Tunisia Democratically Repeals Arab Spring Constitution, Solidifies One Party Rule

Yesterday, Tunisia democratically passed a new constitution, repealing the one crafted by a free parliament in 2014 with separation of powers, freedom of speech, and other western notions of liberty. The new constitution, written in a mere two weeks, gives near complete power to the popularly elected President Saied. Under this new constitution, he can now appoint judges and propose laws. On the other hand, Parliament is demoted to a group of powerless, serving at the behest and will of Mr. Kais Saied. 

All the Tunisian media outlets were supportive, giving limited airtime to opposition, even as most opposing parties urged abstaining from the election in protest. Of course, those same media outlets have become much more restrictive over the past year as Saied has also cracked down on independent journalism. 

Yet Tunisian media were never supportive of the Arab Spring in 2011. Almost all its support came through American-based social media platforms like Facebook and Twitter. Instructively, there was no home-grown media opposition, for example, such as during the American Revolution—where the free press was actively engaged in the creation of the nation. Instead the Tunisians, and the rest of the protestors in the Arab Spring, used media platforms which were highly transient, decontextualized and emotionally-charged. There was little home-grown press that could mirror the Western political newspaper tradition. Even with western media at their fingertips, the opposition parties in Tunisia were muted. An observer gets the idea that the cries of boycotting the election were less a decisive act of strength and more convulsions of a political system with few options, little hope, and no popular support. 

Saied is not as popular as he was a year ago, and he garnered only thirty percent turnout for the referendum, though 80% of eligible voters were registered. Even still, the New York Times quotes only one yes voter, and his answer is remarkably no-nonsense: “What is happening today, I call it a new era, in a good sense. It can’t be worse than it was over the last decade. A boat needs one captain…Personally, I need one captain.” 

Almost every report on the ground shows widespread support from normal citizens. Whilst the BBC and New York Times quote American-based opposition and highly politicized protestors (such as sacked judges), whenever they interview regular citizens, the answers are the same. 

“He’s a good person. I have faith in him. He does not do bad things. He does not steal or anything. I hope all people are like him. He’s working to improve the situation, he’s purging the state. I will go and vote yes in the referendum so that the country moves forward. This is for the future of our kids.” A another exclaims, “I will vote yes, yes, yes. The president will improve our conditions, I pin high hopes on Kais Saied.”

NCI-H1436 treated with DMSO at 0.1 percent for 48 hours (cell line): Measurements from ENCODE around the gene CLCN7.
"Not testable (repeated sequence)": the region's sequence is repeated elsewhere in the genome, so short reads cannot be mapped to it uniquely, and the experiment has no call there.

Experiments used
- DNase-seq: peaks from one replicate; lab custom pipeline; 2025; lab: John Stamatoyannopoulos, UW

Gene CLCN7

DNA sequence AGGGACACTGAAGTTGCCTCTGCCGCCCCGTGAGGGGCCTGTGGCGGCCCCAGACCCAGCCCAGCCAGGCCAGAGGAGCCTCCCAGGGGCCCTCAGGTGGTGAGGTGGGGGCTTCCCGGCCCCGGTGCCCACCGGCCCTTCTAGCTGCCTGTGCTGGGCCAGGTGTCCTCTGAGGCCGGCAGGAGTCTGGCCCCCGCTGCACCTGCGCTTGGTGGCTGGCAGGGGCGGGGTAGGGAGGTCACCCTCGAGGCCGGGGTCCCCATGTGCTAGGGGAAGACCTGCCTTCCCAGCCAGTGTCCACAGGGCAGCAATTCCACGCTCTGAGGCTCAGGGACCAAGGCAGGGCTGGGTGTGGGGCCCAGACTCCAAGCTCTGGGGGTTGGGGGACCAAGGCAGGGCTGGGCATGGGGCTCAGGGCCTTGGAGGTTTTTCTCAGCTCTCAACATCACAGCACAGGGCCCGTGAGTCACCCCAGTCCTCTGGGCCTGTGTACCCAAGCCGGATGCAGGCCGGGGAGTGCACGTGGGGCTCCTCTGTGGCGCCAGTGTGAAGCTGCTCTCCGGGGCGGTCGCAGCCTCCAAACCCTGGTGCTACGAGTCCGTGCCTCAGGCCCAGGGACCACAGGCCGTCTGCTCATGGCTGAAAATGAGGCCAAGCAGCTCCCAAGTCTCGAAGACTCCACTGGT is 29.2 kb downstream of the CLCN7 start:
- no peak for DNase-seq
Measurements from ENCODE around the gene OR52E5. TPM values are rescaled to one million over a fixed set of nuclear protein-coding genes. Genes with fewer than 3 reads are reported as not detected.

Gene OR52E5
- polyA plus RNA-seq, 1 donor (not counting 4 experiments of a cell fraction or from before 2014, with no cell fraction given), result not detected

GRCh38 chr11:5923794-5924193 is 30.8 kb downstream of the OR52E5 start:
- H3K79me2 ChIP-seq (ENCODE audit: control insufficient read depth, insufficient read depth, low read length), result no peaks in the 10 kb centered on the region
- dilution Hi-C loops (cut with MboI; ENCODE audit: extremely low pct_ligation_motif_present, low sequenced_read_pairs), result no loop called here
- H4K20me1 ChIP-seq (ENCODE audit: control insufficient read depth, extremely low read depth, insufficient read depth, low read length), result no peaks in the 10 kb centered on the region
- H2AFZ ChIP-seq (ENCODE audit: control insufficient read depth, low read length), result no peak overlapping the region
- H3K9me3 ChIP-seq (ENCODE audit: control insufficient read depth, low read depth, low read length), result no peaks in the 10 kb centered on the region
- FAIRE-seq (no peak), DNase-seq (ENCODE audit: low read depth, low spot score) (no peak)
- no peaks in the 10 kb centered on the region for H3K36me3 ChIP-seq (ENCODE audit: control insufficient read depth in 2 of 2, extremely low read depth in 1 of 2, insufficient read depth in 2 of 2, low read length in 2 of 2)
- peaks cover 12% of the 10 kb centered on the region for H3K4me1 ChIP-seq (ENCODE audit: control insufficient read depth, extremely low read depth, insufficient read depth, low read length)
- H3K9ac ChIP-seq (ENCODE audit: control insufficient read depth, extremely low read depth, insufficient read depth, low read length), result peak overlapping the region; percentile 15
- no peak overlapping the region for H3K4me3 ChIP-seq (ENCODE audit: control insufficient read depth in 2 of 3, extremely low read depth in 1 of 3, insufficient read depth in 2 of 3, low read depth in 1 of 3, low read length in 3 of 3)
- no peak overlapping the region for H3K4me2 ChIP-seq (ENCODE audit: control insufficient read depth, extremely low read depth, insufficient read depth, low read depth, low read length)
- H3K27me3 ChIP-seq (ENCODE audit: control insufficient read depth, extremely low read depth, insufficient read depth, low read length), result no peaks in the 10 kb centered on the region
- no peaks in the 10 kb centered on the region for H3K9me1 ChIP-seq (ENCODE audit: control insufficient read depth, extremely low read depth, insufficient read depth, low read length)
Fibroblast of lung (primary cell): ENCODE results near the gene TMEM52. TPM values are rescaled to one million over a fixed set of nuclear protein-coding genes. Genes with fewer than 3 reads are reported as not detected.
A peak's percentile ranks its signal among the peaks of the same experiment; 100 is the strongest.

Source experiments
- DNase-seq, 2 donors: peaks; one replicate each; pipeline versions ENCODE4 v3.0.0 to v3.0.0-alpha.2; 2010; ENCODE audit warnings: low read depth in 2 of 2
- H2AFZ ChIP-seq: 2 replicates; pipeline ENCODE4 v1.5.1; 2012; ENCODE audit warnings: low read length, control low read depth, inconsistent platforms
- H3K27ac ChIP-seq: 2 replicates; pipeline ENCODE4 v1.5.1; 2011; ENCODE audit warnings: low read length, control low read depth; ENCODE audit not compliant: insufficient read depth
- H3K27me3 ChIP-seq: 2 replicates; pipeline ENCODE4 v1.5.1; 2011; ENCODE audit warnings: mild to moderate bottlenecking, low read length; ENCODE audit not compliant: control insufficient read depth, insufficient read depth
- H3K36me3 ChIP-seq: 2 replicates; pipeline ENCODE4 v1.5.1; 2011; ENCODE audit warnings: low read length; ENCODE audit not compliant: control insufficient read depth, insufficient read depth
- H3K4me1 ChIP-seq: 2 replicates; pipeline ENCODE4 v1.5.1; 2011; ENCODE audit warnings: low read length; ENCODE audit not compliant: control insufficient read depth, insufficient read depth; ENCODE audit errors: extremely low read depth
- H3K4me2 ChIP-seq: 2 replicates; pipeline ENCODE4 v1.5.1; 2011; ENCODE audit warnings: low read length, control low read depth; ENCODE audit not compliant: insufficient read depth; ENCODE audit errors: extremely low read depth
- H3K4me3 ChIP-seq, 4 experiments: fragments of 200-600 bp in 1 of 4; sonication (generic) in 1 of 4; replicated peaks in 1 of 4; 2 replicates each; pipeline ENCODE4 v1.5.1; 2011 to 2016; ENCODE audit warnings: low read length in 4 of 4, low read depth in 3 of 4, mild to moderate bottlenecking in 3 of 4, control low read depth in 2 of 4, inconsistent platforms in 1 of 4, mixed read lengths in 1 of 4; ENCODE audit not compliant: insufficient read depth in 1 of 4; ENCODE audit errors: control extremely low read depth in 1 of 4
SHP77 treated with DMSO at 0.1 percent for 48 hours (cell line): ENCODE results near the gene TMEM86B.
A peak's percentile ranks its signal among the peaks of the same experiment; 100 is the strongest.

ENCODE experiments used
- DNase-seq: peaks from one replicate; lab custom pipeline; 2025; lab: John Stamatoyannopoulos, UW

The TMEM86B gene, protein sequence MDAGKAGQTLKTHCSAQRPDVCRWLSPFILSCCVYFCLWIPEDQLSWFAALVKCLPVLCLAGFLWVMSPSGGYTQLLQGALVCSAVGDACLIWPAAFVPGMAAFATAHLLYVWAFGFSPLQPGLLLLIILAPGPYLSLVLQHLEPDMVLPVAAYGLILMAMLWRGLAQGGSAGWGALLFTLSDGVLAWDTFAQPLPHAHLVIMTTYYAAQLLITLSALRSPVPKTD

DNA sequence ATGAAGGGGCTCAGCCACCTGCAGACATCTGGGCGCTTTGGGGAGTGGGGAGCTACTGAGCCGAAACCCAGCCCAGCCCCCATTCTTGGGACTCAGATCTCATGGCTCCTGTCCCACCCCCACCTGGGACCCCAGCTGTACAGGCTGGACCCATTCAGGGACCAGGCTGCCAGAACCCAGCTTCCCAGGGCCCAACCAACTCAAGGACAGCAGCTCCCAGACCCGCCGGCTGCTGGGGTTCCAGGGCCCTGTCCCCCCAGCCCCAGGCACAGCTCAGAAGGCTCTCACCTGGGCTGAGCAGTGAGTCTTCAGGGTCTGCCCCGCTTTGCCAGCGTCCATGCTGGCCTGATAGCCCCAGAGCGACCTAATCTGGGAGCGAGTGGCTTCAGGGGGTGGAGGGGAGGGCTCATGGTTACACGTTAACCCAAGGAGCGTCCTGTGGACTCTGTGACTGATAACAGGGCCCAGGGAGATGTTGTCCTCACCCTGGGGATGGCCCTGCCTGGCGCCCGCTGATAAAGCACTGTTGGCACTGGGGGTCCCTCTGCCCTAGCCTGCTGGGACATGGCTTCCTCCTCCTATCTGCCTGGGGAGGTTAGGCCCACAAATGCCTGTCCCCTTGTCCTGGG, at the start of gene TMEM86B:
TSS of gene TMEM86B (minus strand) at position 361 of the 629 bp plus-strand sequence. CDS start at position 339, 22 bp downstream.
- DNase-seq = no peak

The two articles are a very small sample size, but in some ways, that proves the point. There are no loud demonstrations, no uprisings, and no clamoring to the polls as the means to defend natural rights to be reported. The people are tired of protest, they are tired of inflation, they are tired of corruption and worsening conditions for their nation. Not only that, but the Tunisians have no concept of ordered liberty, due process, or the rights of man. Democratic norms and expectations were shipped to them over social media, and somehow America backed and supported it as some sort of second 1989. 

The Arab Spring’s only success is now dead in the water, and what was its final blow? Democracy. 

It was democracy that in fact birthed the Arab Spring, wherein thousands of Arab men, women, and children perished in the violent unrest. Their resistance against oppressive secular dictators not only failed in almost every instance, it birthed no less than four civil wars in Yemen, Syria, Iraq, and Libya, and created the power vacuum from which ISIS emerged. 

While the United States’ sudden departure from Iraq is sometimes credited with the rise of ISIS and much of the Middle Eastern instability, the facts suggest a more complicated picture. American-backed protests and pushes for democratic reform in places like Iraq toppled the fragile balance of power across the region and forced widespread resignation from the weakest governments. 

While republican democracy has been the United States’ tradition since the founding, it is a tradition the Middle Eastern nations only know as an adversarial and destabilizing force, entirely foreign to their tribal and religious traditions. Through a fairly consistent and well intentioned foreign policy, the U.S. wiped the Middle Eastern slate clean, removed evil men from power, and gave financial, military, and media support to democratic advocates. Yet a decade later, the people of Tunisia, the birthplace of the democratic movement in the Middle East and the only remaining Arab democracy, gladly returned to a dictatorial rule with popular support. 

John Adams emphasized (and many founders echoed) the principle that the American Constitution required a virtuous and religious people, by which he meant Christian. Western attempts to replace the 19th century missionary zeal of Christ’s Kingdom with a more generic kingdom of democratically elected governments based on liberal standards of fair play and mutual respect for rights has failed across the Arab World, if only America can learn the lesson. Christian-shaped culture, not just democracy, may be the only foundation on which just constitutional government can rest.